|Traded as||OMX: STERV
|Industry||Paper and packaging|
|Key people||Gunnar Brock (Chairman), Jouko Karvinen (President and CEO)|
|Products||Publication and fine paper, packaging board, and wood products|
|Revenue||€10.96 billion (2011)|
|Operating income||€759,3 million (2011)|
|Profit||€342.2 million (2011)|
|Total assets||€13.00 billion (end 2011)|
|Total equity||€5.960 billion (end 2011)|
|Employees||27,958 (end 2011)|
Stora Enso Oyj is a Finnish pulp and paper manufacturer, formed by the merger of Swedish mining and forestry products company Stora and Finnish forestry products company Enso-Gutzeit Oy in 1998. It is headquartered in Helsinki, and it has approximately 29,000 employees. Following the merger, English became the lingua franca of the company, with implications for the effectivenes of internal business communications. In 2002 it was the fifth largest pulp and paper manufacturer in terms of revenue and in 2005 it was the world's largest pulp and paper manufacturer in terms of production capacity. Solidium Oy (The Finnish state fund) is the biggest owner in the company. The Wallenberg family through their foundation asset management company FAM is the second biggest shareholder in the company.
Stora Enso was formed by the merger of Swedish mining and forestry products company Stora and Finnish forestry products company Enso-Gutzeit Oy in 1998. In line with this, Stora Enso expanded its operations by acquiring wood products businesses and bought paper merchant businesses in Europe. In 2000 the company bought Consolidated Papers in North America. Stora Enso also slowly expanded its operations in South America, Asia and Russia.
In recent years the company has gone through heavy restructuring. The North American operations were divested in 2007 to NewPage Corporation. Stora Enso has sold and closed down some of its mills in Finland, Sweden and Germany.
History of Stora 
The Swedish copper mining company Stora Kopparberg ("great copper mountain") in Falun was granted a charter from King Magnus IV of Sweden in 1347, although the first share in the company (granting the Bishop of Västerås 12.5% ownership) dates from 1288. Some claim this to be the oldest existing corporation or limited liability company in the world.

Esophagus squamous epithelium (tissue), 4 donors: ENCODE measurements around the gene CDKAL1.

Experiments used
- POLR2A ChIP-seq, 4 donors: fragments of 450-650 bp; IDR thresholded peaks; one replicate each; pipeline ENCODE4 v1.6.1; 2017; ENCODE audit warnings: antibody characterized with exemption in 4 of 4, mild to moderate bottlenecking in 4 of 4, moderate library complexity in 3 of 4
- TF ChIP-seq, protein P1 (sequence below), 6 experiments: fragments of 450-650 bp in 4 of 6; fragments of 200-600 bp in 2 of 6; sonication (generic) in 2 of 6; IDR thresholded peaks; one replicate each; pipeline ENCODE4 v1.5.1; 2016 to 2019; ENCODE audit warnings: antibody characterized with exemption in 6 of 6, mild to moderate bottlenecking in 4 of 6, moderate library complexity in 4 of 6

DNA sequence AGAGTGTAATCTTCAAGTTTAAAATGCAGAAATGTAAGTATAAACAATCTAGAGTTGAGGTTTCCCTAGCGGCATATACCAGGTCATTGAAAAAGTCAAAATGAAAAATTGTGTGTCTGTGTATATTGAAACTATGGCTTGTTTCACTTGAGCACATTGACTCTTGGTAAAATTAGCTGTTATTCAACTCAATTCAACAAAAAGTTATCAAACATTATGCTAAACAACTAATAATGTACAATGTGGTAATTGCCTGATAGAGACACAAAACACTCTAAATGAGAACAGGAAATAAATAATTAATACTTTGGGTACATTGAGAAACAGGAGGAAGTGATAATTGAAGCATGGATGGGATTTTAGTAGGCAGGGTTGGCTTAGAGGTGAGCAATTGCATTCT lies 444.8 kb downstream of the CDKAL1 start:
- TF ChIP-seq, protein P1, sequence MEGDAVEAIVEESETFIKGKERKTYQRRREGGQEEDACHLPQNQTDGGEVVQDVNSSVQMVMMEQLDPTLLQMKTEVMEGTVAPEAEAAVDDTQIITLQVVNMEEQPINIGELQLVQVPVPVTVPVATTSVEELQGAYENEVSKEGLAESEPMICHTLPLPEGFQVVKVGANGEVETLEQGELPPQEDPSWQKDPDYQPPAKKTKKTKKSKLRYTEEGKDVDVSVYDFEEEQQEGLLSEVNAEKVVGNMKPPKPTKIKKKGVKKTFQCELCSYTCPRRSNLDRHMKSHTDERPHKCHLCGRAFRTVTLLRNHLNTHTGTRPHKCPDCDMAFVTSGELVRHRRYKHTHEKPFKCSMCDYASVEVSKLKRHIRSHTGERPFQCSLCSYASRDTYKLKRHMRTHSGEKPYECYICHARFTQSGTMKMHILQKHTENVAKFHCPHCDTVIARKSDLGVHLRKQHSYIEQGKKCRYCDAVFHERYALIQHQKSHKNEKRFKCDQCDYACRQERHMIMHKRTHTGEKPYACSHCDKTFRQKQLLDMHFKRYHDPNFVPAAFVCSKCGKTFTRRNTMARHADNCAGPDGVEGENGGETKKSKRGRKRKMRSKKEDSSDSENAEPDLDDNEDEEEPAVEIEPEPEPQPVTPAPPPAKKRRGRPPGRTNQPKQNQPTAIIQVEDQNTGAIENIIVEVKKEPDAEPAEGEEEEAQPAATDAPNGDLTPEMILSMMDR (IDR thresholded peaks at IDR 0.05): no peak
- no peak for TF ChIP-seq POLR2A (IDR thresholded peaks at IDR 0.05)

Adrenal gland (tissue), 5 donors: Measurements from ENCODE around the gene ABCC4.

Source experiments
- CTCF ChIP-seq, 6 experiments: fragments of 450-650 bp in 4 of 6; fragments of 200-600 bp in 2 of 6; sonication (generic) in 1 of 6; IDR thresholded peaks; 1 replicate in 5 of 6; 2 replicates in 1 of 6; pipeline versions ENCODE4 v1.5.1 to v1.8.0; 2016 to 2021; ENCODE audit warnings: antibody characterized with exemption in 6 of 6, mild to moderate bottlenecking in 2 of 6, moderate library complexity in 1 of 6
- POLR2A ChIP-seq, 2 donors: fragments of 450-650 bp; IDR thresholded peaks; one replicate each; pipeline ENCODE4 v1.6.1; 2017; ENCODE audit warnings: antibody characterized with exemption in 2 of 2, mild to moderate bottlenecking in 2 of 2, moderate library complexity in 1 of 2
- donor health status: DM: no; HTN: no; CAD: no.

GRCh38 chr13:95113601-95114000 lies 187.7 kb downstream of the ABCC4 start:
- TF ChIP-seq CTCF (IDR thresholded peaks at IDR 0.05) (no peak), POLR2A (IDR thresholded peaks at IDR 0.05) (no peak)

Stora Kopparbergs Bergslags AB was incorporated as a modern shareholder company in 1862. Towards the end of the 19th century, it diversified from copper mining and entered pulp and paper production. In 1984 it shortened its name to Stora AB. The copper mine closed down in 1992. In 1998, it merged with Enso to form Stora Enso.
In 1997, the year before the merger, Stora had 20,400 employees and a turnover of 44.5 billion SEK. The company owned 2.3 million hectares of forest of which 1.6 million hectares (an area larger than Connecticut) in Sweden and the rest in Canada, Portugal and Brazil. It also produced 7.5 TWh of mostly hydroelectric power.
History of Enso 
Enso-Gutzeit Oy was founded in the 19th century in Norway as W. Gutzeit & Co. by Wilhelm Gutzeit, the half-brother of industrialist Benjamin Wegner. His son Hans Gutzeit moved the company to Finland, where it became the largest forestry company in the country.
Enso-Gutzeit Osakeyhtiö bought A. Ahlström Osakeyhtiö’s forest industries at Varkaus in December 1986. In 1995 a decision was made to merge two state owned forest giants together. The merger materialized next year when Enso-Gutzeit Oy and North Finland based Veitsiluoto Oy formed Enso Oy.
In September 2012, Stora Enso signed an agreement with Packages Ltd., the largest packaging company of Pakistan, to set up a joint venture named Bulleh Shah Packaging (Pvt.) Ltd. at Kasur, Pakistan.
Consolidated Paper 
In 2000, StoraEnso acquired the North American pulp & paper manufacturer Consolidated Paper for an enterprise value of roughly EUR 4.9 billion.  The acquisition has, in hindsight, been noted in the financial press as a massive value destroyer. A post mortem report on the acquisition was published in 2010. 
In 2008 Stora Enso expected a shortage of raw material as a result of Russia increasing export tariffs in order to promote foreign mill investments, and in response closed the Kemijärvi paper plant. In the event, however, Russia became a member of the WTO, and the tariff increase was reversed. A campaign resisted closure of the Kemijärvi paper plant, and Stora Enso agreed that Arctos Group (Anaika) would take the operation on as a going concern, with €5.4 million of support from Finnish tax payers. Arctos ceased operations there in January 2012. Minister Jyri Häkämies (conservative) was acquittance with Arctos chairman of the board. Persons deny its influence on the state financial support.[clarification needed]
South America 
Accusations of wrongful accounting 
The North American part of the group was sold in 2007 to NewPage Corporation with a net loss of about 4.12 billion dollars. To cover the loss, it has been accused by some that the accounting was manipulated, which was revealed in 2010. 
See also 
- Great Copper Mountain
- Enso (town)
- List of Finnish companies
- List of oldest companies
- Svenska Cellulosa Aktiebolaget
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